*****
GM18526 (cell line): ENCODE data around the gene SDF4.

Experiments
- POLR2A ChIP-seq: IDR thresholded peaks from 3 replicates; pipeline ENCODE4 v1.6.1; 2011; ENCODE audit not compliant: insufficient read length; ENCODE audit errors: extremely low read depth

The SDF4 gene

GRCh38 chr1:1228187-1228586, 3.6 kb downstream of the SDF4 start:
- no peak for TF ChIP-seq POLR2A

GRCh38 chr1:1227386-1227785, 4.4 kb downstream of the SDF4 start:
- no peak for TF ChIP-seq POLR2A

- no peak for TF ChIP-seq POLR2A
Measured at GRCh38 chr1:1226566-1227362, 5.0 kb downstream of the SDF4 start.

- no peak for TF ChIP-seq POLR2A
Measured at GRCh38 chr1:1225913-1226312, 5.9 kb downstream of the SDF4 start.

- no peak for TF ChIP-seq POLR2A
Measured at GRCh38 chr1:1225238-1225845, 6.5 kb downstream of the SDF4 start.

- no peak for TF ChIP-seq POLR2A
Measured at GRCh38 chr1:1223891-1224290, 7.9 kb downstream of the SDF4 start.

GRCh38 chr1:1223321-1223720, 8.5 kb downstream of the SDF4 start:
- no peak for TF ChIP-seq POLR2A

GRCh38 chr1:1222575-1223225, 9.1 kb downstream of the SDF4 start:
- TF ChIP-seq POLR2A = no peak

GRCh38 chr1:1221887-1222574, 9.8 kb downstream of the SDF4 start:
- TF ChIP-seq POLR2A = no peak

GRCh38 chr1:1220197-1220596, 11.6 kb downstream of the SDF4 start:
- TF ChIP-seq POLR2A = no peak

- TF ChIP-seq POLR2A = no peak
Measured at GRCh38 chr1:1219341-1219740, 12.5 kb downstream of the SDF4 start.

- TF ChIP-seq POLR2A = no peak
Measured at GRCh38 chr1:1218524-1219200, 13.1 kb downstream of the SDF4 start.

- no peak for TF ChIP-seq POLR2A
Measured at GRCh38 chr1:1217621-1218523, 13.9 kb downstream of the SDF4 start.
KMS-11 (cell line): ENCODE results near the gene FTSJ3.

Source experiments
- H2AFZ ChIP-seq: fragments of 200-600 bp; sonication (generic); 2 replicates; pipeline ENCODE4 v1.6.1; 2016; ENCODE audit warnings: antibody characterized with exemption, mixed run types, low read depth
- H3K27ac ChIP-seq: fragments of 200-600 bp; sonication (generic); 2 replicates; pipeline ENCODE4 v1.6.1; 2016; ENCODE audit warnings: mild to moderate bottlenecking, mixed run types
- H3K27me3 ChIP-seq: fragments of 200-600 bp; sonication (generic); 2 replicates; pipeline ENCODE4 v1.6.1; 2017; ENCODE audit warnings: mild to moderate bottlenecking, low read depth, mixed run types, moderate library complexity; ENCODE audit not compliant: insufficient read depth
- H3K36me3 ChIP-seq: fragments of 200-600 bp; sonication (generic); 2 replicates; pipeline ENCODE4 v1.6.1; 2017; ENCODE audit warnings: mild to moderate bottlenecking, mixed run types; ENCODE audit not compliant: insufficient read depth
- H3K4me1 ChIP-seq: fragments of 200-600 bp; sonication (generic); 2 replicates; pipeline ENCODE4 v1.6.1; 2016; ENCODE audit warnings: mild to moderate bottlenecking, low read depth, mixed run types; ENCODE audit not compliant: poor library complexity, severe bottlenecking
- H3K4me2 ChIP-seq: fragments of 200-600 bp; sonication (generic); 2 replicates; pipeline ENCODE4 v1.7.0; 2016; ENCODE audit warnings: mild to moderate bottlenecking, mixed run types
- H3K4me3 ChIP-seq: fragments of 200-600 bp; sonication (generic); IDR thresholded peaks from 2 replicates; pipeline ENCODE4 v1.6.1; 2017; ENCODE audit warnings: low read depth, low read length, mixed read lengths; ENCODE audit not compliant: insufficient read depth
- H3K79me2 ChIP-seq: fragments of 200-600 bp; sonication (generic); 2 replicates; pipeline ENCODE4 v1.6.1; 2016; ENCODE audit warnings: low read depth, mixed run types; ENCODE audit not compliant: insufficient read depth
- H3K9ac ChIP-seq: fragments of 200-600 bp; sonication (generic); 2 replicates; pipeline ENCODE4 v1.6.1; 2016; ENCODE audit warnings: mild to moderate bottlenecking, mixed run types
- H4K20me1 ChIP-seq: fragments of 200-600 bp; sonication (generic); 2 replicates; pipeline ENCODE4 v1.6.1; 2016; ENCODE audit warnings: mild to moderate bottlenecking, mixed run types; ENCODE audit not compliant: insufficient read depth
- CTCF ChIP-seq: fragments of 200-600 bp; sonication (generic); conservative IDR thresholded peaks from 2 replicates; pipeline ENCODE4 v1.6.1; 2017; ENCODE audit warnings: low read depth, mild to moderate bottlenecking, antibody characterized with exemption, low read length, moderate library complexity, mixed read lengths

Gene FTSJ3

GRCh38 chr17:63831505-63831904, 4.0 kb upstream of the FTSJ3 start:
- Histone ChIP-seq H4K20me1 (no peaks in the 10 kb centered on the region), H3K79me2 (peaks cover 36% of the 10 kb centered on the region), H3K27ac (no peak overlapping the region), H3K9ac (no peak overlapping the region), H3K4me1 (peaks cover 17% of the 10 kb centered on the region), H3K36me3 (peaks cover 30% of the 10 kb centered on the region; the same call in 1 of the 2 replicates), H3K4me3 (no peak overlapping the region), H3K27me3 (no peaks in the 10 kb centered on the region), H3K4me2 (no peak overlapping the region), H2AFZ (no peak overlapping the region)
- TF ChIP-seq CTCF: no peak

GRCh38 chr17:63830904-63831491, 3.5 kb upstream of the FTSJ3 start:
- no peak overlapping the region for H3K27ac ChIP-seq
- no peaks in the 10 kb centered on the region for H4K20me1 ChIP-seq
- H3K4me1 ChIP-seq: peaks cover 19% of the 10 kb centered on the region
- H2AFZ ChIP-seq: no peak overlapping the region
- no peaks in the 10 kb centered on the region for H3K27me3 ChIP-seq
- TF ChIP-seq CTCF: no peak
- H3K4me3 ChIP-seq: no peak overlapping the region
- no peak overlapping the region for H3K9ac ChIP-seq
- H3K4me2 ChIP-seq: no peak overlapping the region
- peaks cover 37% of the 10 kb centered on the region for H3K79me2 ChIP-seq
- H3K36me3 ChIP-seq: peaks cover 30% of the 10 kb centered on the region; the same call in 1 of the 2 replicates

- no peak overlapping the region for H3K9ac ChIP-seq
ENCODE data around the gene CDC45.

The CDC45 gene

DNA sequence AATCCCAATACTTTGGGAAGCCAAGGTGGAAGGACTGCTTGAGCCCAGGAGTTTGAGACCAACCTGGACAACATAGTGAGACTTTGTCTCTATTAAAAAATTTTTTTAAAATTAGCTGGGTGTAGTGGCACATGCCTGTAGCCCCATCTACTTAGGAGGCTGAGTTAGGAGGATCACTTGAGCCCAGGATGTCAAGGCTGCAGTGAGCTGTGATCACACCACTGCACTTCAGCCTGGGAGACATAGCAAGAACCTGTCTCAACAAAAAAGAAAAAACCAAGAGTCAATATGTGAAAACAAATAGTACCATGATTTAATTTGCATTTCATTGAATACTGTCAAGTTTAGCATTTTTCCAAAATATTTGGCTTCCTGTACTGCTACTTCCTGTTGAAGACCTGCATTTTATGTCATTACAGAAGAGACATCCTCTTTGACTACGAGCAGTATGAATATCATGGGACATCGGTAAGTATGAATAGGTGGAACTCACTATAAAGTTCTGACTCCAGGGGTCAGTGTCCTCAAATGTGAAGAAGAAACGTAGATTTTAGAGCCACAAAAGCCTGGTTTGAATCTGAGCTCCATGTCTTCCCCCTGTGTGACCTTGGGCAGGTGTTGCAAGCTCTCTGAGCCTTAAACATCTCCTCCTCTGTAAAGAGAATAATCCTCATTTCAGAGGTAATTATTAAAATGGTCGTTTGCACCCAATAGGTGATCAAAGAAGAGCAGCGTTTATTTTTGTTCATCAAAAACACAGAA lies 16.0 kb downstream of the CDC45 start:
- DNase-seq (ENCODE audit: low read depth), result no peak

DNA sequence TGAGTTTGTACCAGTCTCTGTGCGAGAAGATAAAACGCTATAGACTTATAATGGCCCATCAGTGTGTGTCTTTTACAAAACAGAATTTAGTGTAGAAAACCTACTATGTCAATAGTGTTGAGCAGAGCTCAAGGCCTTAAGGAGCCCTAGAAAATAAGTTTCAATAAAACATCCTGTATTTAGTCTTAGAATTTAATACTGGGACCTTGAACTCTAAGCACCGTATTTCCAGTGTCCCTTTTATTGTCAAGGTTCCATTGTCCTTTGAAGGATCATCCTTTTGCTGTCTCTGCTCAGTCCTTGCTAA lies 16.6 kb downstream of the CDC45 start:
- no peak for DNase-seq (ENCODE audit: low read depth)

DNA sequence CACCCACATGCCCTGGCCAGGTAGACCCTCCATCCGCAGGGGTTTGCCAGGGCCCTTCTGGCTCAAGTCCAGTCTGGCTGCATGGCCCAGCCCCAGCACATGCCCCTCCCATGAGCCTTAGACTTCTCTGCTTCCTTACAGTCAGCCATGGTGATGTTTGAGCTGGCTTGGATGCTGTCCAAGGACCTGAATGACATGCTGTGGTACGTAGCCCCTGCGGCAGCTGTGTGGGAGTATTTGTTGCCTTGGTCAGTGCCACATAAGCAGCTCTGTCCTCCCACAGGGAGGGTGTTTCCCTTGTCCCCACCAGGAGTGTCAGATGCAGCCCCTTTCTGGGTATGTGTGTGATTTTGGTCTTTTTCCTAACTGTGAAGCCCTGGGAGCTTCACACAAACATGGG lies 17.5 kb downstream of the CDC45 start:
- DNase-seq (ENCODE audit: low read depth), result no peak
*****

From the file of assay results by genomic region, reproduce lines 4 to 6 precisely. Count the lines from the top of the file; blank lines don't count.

The SDF4 gene

GRCh38 chr1:1228187-1228586, 3.6 kb downstream of the SDF4 start:
- no peak for TF ChIP-seq POLR2A